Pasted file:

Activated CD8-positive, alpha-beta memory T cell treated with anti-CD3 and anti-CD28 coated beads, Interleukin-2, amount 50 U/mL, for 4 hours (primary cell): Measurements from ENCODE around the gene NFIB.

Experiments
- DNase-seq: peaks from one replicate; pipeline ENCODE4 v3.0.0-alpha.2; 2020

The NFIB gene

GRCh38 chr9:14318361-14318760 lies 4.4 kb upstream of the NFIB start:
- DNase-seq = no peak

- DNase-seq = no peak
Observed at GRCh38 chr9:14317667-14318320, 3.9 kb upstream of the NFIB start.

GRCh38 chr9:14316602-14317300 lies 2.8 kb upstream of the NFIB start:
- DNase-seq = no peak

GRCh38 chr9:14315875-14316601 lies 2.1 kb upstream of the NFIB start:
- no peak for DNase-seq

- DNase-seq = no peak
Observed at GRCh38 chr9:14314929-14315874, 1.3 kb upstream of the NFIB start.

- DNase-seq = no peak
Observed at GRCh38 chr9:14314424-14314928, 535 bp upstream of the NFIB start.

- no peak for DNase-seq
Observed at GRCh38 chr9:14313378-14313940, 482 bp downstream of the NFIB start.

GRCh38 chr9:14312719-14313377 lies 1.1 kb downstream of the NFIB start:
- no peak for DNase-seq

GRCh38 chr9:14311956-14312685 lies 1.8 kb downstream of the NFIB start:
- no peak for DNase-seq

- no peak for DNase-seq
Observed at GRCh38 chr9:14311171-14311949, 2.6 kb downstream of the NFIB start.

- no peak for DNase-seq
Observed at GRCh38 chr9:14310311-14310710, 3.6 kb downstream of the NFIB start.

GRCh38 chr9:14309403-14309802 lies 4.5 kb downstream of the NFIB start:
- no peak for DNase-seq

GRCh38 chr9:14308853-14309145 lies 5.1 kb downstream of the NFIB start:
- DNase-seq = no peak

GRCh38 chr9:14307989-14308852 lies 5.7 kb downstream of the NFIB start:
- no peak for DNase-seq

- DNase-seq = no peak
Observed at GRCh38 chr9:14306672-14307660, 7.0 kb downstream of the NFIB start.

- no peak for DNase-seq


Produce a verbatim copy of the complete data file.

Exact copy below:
Activated CD8-positive, alpha-beta memory T cell treated with anti-CD3 and anti-CD28 coated beads, Interleukin-2, amount 50 U/mL, for 4 hours (primary cell): Measurements from ENCODE around the gene NFIB.

Experiments
- DNase-seq: peaks from one replicate; pipeline ENCODE4 v3.0.0-alpha.2; 2020

The NFIB gene

GRCh38 chr9:14318361-14318760 lies 4.4 kb upstream of the NFIB start:
- DNase-seq = no peak

- DNase-seq = no peak
Observed at GRCh38 chr9:14317667-14318320, 3.9 kb upstream of the NFIB start.

GRCh38 chr9:14316602-14317300 lies 2.8 kb upstream of the NFIB start:
- DNase-seq = no peak

GRCh38 chr9:14315875-14316601 lies 2.1 kb upstream of the NFIB start:
- no peak for DNase-seq

- DNase-seq = no peak
Observed at GRCh38 chr9:14314929-14315874, 1.3 kb upstream of the NFIB start.

- DNase-seq = no peak
Observed at GRCh38 chr9:14314424-14314928, 535 bp upstream of the NFIB start.

- no peak for DNase-seq
Observed at GRCh38 chr9:14313378-14313940, 482 bp downstream of the NFIB start.

GRCh38 chr9:14312719-14313377 lies 1.1 kb downstream of the NFIB start:
- no peak for DNase-seq

GRCh38 chr9:14311956-14312685 lies 1.8 kb downstream of the NFIB start:
- no peak for DNase-seq

- no peak for DNase-seq
Observed at GRCh38 chr9:14311171-14311949, 2.6 kb downstream of the NFIB start.

- no peak for DNase-seq
Observed at GRCh38 chr9:14310311-14310710, 3.6 kb downstream of the NFIB start.

GRCh38 chr9:14309403-14309802 lies 4.5 kb downstream of the NFIB start:
- no peak for DNase-seq

GRCh38 chr9:14308853-14309145 lies 5.1 kb downstream of the NFIB start:
- DNase-seq = no peak

GRCh38 chr9:14307989-14308852 lies 5.7 kb downstream of the NFIB start:
- no peak for DNase-seq

- DNase-seq = no peak
Observed at GRCh38 chr9:14306672-14307660, 7.0 kb downstream of the NFIB start.

- no peak for DNase-seq